With the onset of the Economic Catastrophe in 2008 and the savage social cutbacks implemented by the utterly inept, corrupt and reactionary George Papandreou, Jr., the grandfathers felt the first shockwaves of instability and the threat of losing their secure and living pensions. By 2010, the grandfathers totally abandoned their support for PASOK. Revelations of corruption and the slashing of pensions by 35% drove the grandfathers into the streets in massive protests. Later, a majority voted for the new leftist SYRIZA Party.
The grandfathers have come full circle: Re-radicalization has accompanied the return of authoritarian rightwing rule under the colonial dictates of the European Troika.
But now the grandfathers’ pensions have to support three generations. Once again, the search for a new political party is as urgent as during the period immediately after the fall of the military junta.
The Fathers: The Politics of Downward Mobility
The fathers came to political age at the height of electoral clientelism. During the 1990’s they voted PASOK, without any of the ideals or illusions of the grandfathers; nor did they engage in any historic struggles. They voted the candidates and parties who provided access to credit and low interest loans and offered lucrative concessions or promotions within a highly politicized public administration. The fathers rarely addressed larger ideological issues. They saw the ‘capitalist versus socialist’ debates as an anachronism of the past. They studied English and Anglicized their speech and writings. They no longer paid attention to the negative consequences of Greece’s affiliation with NATO and the European Union. The big issues were Greece’s sponsorship of the Olympics and how to cash in on the spending spree and cost overruns. PASOK leaders set the example by taking their cut off the top of every building contract, cooking the books, evading taxes and consulting with Goldman Sachs on how to accumulate debts and convert deficits into surpluses. When the economic crisis hit, the fathers were caught unprepared. At first, they rationalized it, hoping ‘the crisis’ was temporary; that new loans would flow in to the rescue; that they – especially those in the public sector – would not be affected. As the Catastrophe ensued, the fathers abandoned their apathy and indifference: Political decisions now affected their salaries, their wages, their social benefits and their ability to pay their mortgages and credit card debt. Cynical conformity was replaced at first by uncertainty and anxiety. As the PASOK regime lowered the boom and signed off on the massive layoffs of public sector workers and salary reductions, the fathers first protested to ‘their’ leaders to no avail and then punished them via the ballot box. Most turned to the Left, joining SYRIZA, in hopes of regaining the past as much as constructing a new socialist future.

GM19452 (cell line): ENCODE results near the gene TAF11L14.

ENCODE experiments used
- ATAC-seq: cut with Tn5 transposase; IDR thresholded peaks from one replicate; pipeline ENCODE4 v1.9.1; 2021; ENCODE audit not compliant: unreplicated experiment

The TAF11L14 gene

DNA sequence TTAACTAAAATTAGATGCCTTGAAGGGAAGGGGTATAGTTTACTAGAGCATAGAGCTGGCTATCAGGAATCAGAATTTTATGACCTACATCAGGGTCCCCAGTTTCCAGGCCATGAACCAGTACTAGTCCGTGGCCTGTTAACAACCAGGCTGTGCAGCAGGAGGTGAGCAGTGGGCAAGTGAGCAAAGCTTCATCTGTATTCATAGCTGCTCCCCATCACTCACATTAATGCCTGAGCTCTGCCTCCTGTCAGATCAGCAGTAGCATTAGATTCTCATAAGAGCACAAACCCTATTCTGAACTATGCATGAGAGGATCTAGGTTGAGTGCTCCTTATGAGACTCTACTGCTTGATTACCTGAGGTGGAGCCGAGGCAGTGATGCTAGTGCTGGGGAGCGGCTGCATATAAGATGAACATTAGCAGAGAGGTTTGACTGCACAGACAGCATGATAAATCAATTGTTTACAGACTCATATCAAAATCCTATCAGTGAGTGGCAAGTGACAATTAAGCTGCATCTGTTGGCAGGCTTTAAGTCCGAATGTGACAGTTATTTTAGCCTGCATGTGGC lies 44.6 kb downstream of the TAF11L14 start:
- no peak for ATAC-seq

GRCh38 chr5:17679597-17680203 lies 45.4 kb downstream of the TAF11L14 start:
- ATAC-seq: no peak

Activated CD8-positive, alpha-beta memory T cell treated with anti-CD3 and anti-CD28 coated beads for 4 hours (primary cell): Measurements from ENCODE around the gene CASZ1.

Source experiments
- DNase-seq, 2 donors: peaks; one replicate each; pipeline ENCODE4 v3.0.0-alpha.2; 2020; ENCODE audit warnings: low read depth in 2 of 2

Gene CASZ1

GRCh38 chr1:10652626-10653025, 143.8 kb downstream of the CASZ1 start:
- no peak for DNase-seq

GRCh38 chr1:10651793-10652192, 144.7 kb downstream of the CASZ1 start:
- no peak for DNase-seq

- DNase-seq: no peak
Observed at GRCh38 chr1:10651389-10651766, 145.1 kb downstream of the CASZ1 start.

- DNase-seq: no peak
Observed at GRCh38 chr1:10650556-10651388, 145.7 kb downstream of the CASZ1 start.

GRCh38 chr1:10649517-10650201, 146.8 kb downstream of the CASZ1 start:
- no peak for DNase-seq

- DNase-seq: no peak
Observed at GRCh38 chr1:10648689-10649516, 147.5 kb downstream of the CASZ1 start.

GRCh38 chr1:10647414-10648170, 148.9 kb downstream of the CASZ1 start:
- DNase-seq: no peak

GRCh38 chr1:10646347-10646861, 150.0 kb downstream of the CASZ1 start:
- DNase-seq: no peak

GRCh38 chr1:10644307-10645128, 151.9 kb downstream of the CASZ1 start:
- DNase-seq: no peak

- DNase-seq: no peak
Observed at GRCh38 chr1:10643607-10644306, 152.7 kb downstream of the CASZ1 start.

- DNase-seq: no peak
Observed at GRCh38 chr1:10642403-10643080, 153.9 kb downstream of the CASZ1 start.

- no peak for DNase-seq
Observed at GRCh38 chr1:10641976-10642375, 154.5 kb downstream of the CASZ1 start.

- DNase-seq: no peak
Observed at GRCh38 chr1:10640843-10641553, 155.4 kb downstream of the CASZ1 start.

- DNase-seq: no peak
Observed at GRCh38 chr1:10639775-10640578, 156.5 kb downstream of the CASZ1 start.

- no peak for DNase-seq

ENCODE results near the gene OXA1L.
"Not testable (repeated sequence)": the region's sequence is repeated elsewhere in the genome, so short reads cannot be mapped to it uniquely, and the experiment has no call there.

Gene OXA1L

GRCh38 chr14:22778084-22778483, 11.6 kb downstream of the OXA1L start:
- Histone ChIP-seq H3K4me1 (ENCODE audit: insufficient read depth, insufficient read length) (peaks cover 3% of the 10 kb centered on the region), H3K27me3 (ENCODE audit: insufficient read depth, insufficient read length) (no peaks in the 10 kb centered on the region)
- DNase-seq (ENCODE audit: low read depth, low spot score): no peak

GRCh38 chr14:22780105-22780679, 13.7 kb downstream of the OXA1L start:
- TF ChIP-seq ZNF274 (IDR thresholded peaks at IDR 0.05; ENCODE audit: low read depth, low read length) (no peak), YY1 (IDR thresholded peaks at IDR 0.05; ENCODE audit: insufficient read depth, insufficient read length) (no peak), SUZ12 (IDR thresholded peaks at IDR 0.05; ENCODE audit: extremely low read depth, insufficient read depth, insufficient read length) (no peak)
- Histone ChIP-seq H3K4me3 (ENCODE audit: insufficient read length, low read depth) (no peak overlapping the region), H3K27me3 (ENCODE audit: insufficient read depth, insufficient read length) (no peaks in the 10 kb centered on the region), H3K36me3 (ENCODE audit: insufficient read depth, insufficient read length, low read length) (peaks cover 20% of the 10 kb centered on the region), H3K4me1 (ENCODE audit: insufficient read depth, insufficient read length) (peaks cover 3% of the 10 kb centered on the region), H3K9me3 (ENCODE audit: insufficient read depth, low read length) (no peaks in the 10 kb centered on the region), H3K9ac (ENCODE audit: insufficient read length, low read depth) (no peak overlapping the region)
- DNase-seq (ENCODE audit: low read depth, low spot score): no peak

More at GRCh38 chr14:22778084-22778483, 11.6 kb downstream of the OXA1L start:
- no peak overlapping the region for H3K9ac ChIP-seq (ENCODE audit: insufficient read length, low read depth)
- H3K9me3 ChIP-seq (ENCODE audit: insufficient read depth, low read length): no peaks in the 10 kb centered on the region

Sons: The Politics of No Future
The sons have come to political age having no prior experience of struggle or of upward mobility. They are stuck at the bottom or are in perpetual descent. Never having a job or any opportunity, they take action to affirm their existence, their presence and their capacity to act against wave after wave of savage EU-sponsored assaults on their everyday life. They join their fathers and grandfathers in the huge marches: inter-generational solidarity. But they alone carry the burden of never having been a member of a political party or a trade union and never having experienced ‘the good life’. They never received loans or political favors, but they are now expected to sacrifice their future in order to enrich the creditors, the tax evaders and the kleptocrats. Their political wisdom is rooted in their gut recognition that the entire political class is rotten; they have their own doubts about those politicos who abandoned PASOK, joined SYRIZA and now claim to be their saviors. They turn away from those academic political philosophers and journalists who speak a language and elaborate a discourse totally divorced from their everyday experience. They frankly question whether the Aesopian language of a dead Italian philosopher (Gramsci) can lead them out of this catastrophe. The overseas theorists may come and go, but life becomes ever more desperate. Some sons believe that only those who hurl a Molotov cocktail can bring temporary light into the dark tunnel of their everyday life. The most combative of the sons engage in street fighting and join the black bloc. The less audacious scan the Internet for ways to relocate, to emigrate: They reason that it would be better to emigrate to the imperial centers than to suffer a lifetime in this ravaged and plundered colony.
Family: Grandfathers and the Return of the Extended Family
The Sunday dinner was a hallmark of Grandfather’s time: A family gathering with roast lamb and potatoes, a peasant salad with feta cheese and olives and sweets for desert.